"Our aim is to built on recent combinatorial and algorithmic progress to attack a series of deeply connected problems that have independantly surfaced in enumerative topology, statistical physics, and data compression. The relation between these problems lies in the notion of ""combinatorial map"", the natural discrete mathematical abstraction of objects with a 2-dimensional structures (like geographical maps, computer graphics' meshes, or 2d manifolds). A whole new set of properties of these maps has been uncovered in the last few years under the impulsion of the principal investigator. Rougly speaking, we have shown that classical graph exploration algorithms, when correctly applied to maps, lead to remarkable decompositions of the underlying surfaces. Our methods resort to algorithmic and enumerative combinatorics. In statistical physics, these decompositions offer an approach to the intrinsec geometry of discrete 2d quantum gravity: our method is here the first to outperform the celebrated ""topological expansion of matrix integrals"" of Brezin-Itzykson-Parisi-Zuber. Exploring its implications for the continuum limit of these random geometries is our great challenge now. From a computational geometry perspective, our approach yields the first encoding schemes with asymptotically optimal garanteed compression rates for the connectivity of triangular or polygonal meshes. These schemes improve on a long series of heuristically efficient but non optimal algorithms, and open the way to optimally compact data structures. Finally we have deep indications that the properties we have uncovered extend to the realm of ramified coverings of the sphere. Intriguing computations on the fundamental Hurwitz's numbers have been obtained using the ELSV formula, famous for its use by Okounkov et al. to rederive Kontsevich's model. We believe that further combinatorial progress here could allow to bypass the formula and obtaine an elementary explanation of these results."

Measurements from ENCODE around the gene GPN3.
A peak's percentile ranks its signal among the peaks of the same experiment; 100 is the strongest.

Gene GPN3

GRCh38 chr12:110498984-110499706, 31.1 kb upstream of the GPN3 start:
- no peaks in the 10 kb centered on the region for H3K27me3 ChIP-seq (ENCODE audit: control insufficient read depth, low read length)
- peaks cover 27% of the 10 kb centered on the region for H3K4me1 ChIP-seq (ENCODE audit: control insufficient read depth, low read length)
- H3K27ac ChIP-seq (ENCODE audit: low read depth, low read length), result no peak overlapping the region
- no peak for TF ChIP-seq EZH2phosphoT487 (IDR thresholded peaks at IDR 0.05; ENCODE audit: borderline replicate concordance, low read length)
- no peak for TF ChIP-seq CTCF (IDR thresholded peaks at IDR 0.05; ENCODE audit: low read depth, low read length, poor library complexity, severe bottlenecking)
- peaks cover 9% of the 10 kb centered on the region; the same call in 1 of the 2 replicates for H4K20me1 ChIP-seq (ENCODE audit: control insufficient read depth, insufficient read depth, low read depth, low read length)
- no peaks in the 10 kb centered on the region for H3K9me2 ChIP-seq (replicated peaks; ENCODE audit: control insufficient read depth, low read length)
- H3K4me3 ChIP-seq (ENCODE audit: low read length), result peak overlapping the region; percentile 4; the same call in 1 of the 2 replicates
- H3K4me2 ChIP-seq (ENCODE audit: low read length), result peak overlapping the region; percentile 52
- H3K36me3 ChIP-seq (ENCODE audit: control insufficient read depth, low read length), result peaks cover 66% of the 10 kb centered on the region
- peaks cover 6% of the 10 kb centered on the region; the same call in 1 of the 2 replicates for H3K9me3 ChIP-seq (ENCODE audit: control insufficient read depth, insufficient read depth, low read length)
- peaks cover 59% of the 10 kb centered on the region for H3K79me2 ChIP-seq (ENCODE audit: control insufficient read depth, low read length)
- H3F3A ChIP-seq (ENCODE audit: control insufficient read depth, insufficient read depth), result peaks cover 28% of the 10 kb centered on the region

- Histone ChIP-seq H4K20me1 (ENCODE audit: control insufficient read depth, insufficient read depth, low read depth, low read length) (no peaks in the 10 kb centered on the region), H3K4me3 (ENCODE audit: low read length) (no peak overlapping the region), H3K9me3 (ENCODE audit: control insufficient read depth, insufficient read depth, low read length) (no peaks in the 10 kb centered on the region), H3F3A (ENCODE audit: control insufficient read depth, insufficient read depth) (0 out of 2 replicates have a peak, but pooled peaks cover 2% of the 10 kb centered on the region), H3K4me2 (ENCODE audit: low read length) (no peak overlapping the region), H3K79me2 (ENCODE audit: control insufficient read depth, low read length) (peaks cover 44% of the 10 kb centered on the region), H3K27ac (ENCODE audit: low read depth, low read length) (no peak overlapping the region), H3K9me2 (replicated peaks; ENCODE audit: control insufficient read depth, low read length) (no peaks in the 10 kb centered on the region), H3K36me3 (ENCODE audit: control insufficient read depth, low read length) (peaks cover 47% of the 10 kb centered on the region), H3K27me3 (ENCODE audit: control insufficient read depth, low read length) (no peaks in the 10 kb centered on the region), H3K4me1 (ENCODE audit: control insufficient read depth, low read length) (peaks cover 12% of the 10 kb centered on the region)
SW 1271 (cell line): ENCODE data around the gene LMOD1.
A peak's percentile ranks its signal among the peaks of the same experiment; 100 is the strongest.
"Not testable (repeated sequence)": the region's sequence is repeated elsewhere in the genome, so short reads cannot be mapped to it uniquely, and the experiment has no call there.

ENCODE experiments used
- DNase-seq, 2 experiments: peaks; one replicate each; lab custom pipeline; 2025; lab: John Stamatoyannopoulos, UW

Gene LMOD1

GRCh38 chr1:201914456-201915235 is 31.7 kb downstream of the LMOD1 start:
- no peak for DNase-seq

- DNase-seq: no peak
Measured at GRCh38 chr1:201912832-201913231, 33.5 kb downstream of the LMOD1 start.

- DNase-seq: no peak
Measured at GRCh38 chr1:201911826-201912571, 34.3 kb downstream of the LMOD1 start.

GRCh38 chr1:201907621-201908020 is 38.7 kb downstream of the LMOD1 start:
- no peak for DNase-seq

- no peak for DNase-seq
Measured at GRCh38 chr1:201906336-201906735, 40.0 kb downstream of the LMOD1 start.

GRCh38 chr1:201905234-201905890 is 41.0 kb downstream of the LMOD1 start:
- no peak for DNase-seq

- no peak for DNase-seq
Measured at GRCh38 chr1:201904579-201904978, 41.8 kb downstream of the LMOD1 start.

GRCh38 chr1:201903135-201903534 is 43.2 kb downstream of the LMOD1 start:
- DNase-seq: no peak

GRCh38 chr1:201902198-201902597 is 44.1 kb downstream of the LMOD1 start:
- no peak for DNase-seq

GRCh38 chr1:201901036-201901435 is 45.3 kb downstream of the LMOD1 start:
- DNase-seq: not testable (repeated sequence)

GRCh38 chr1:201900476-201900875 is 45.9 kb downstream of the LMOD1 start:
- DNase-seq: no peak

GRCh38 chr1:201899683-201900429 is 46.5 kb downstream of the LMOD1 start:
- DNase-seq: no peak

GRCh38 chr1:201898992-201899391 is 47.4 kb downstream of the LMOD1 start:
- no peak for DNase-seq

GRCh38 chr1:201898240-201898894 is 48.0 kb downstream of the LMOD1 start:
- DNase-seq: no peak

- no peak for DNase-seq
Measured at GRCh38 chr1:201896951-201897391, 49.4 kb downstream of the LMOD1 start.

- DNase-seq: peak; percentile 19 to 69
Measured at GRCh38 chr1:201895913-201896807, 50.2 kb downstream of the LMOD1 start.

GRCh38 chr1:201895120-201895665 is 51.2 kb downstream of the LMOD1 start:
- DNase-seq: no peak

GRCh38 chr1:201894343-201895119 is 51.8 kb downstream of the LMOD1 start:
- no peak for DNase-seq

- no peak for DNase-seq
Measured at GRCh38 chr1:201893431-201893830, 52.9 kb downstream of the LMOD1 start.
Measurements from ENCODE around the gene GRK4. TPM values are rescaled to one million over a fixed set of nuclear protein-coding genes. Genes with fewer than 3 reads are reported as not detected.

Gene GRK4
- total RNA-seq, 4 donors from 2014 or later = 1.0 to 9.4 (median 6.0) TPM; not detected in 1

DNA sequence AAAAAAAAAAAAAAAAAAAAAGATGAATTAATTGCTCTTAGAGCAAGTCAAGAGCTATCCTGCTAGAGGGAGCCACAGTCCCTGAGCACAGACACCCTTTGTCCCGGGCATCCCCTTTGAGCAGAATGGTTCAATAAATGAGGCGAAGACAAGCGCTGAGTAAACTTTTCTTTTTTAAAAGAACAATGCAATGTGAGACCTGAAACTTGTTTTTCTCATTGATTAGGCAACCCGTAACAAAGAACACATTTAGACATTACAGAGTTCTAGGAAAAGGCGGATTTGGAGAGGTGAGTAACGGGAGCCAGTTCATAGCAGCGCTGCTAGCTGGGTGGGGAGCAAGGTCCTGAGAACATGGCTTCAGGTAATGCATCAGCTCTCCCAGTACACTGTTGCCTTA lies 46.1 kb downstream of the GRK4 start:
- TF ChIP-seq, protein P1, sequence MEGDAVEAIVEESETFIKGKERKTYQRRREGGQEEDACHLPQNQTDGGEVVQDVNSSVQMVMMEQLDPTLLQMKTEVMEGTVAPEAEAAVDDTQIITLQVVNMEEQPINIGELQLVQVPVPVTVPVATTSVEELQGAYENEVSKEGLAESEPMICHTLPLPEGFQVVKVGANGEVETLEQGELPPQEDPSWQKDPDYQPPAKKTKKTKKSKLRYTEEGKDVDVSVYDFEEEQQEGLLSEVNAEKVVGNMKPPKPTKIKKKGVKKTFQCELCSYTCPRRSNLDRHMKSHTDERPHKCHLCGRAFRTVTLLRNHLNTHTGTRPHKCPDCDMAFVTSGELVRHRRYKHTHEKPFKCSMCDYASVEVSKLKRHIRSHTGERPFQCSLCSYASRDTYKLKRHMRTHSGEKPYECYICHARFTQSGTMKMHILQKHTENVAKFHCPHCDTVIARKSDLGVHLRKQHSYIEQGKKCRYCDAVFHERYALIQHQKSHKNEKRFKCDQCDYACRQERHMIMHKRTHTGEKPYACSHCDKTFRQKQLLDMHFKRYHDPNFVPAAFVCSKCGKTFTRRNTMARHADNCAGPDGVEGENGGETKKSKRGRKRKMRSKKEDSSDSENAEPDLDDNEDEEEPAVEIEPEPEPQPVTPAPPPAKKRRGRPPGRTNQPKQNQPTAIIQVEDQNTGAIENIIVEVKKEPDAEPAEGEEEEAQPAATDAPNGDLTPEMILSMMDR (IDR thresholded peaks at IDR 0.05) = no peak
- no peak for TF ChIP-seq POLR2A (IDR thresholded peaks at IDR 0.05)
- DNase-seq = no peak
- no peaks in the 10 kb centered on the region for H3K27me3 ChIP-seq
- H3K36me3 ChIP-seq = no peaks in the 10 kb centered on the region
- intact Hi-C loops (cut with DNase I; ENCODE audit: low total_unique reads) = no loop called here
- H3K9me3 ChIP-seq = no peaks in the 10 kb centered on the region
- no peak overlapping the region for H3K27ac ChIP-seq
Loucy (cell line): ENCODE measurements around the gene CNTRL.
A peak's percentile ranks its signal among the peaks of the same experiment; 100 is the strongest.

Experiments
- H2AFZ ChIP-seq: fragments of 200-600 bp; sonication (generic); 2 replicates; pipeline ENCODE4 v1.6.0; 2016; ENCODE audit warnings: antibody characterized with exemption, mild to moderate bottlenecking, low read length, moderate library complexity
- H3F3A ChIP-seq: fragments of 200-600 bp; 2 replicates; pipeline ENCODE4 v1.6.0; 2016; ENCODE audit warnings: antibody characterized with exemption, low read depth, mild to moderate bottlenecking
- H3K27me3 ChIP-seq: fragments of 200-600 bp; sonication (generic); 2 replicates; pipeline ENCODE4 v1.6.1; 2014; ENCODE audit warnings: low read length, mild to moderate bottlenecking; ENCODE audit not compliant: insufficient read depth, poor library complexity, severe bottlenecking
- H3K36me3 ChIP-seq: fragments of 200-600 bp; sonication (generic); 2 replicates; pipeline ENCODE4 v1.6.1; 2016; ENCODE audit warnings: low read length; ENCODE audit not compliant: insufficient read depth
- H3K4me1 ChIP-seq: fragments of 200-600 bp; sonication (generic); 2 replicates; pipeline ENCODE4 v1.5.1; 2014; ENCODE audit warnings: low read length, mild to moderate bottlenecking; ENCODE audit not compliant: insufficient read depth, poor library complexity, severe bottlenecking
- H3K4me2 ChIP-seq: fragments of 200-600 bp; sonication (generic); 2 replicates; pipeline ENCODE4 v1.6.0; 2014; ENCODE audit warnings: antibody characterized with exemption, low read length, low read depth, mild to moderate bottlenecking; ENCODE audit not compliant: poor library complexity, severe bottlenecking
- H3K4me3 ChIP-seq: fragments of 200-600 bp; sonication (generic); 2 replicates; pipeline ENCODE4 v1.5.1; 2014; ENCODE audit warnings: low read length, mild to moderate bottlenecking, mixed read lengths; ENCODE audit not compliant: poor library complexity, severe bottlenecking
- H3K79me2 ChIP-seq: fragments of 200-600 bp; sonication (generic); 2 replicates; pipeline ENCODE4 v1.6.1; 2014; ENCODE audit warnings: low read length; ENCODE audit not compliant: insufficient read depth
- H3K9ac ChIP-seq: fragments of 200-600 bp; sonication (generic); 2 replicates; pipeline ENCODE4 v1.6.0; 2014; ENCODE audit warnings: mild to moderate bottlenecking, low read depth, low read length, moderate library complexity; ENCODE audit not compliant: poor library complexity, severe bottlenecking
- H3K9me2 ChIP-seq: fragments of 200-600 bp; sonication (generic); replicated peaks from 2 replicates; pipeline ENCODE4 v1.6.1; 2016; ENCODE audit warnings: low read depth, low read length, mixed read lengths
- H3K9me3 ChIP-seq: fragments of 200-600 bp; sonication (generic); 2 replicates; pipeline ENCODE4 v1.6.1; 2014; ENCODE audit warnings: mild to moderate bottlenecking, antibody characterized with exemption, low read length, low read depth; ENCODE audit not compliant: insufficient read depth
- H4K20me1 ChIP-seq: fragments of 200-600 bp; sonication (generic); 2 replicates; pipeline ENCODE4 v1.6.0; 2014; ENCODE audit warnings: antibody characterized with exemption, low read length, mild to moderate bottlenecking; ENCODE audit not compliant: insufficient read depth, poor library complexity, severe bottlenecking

Fields of science
Call for proposal
See other projects for this call